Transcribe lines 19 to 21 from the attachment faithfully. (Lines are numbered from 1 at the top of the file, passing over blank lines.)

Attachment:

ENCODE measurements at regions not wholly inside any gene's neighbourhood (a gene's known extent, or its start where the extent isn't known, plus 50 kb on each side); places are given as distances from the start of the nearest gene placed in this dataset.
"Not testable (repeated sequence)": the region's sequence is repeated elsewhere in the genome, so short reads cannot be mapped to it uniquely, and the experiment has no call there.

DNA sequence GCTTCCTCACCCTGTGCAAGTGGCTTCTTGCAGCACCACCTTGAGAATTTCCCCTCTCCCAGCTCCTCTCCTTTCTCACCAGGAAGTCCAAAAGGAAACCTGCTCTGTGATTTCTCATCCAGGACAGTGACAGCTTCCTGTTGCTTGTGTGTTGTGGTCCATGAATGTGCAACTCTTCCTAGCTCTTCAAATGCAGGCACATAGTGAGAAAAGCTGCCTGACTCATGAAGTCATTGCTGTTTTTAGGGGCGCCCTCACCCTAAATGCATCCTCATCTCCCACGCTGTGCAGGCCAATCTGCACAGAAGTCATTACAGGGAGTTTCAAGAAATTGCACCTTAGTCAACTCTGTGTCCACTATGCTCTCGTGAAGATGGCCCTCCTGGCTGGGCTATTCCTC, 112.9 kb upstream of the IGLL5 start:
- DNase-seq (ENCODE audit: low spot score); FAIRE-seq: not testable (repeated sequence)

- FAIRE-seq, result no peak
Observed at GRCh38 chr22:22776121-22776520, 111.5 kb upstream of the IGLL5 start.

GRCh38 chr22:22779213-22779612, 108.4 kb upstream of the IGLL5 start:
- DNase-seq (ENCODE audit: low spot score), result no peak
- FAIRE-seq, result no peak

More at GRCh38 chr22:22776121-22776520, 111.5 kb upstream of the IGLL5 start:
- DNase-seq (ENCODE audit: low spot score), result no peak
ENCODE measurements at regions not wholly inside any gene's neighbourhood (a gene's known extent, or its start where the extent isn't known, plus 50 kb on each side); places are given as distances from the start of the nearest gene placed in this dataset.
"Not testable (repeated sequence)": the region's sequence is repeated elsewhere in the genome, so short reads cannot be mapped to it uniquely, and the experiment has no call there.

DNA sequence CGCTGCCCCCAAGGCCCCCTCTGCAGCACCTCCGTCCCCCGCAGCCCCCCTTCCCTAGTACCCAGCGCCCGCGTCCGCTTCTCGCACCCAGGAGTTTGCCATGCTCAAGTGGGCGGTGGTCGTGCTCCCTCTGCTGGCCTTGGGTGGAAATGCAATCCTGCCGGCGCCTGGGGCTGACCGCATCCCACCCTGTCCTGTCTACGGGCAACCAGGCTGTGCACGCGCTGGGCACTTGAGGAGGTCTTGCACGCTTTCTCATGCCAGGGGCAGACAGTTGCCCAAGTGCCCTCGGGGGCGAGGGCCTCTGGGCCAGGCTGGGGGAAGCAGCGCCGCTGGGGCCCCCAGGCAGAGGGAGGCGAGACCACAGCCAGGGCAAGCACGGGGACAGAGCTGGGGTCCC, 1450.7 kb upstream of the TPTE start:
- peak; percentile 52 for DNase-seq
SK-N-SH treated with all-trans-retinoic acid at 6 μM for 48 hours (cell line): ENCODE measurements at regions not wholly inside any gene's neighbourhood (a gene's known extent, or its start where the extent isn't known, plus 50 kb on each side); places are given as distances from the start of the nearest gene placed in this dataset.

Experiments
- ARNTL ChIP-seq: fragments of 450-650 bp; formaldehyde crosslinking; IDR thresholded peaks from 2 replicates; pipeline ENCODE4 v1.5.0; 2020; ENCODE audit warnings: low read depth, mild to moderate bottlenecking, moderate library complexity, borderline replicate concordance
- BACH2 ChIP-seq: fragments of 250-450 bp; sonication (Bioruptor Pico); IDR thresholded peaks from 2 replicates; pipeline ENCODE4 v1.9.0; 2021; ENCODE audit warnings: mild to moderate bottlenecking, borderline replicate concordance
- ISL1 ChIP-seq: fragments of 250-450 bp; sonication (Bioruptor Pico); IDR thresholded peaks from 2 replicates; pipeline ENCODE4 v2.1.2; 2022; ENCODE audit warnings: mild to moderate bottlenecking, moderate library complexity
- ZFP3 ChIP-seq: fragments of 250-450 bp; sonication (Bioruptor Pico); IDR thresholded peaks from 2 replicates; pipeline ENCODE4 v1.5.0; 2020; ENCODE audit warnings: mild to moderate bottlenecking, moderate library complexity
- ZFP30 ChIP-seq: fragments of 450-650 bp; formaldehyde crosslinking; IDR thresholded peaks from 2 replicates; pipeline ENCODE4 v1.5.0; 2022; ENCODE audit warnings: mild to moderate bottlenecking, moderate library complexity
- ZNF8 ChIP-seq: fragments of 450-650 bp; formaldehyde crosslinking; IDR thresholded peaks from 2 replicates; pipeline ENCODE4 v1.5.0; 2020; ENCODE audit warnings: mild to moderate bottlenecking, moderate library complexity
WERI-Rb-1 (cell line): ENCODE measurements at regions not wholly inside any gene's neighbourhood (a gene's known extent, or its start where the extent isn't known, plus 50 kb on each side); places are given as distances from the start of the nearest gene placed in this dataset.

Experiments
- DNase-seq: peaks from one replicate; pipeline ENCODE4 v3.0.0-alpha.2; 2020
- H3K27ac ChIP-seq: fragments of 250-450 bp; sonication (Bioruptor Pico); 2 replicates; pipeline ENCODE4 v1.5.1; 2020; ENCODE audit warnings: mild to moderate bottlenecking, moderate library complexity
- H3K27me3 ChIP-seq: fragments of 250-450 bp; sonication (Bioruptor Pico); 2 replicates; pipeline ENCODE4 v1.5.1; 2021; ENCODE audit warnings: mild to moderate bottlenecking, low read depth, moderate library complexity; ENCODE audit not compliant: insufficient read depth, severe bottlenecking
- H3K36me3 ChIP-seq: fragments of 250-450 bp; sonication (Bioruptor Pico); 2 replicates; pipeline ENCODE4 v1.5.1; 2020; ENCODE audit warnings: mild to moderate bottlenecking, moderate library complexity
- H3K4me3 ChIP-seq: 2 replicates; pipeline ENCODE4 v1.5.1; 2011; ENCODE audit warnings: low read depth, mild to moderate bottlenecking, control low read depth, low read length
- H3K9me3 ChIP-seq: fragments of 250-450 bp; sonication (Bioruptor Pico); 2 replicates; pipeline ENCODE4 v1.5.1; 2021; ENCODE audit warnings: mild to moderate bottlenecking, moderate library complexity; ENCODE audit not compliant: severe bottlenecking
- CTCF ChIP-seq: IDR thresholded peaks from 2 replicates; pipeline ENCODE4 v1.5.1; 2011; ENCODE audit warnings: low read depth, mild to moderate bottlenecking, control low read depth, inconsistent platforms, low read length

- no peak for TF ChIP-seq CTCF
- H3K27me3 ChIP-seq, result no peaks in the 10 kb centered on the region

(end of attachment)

- BACH2 ChIP-seq: fragments of 250-450 bp; sonication (Bioruptor Pico); IDR thresholded peaks from 2 replicates; pipeline ENCODE4 v1.9.0; 2021; ENCODE audit warnings: mild to moderate bottlenecking, borderline replicate concordance
- ISL1 ChIP-seq: fragments of 250-450 bp; sonication (Bioruptor Pico); IDR thresholded peaks from 2 replicates; pipeline ENCODE4 v2.1.2; 2022; ENCODE audit warnings: mild to moderate bottlenecking, moderate library complexity
- ZFP3 ChIP-seq: fragments of 250-450 bp; sonication (Bioruptor Pico); IDR thresholded peaks from 2 replicates; pipeline ENCODE4 v1.5.0; 2020; ENCODE audit warnings: mild to moderate bottlenecking, moderate library complexity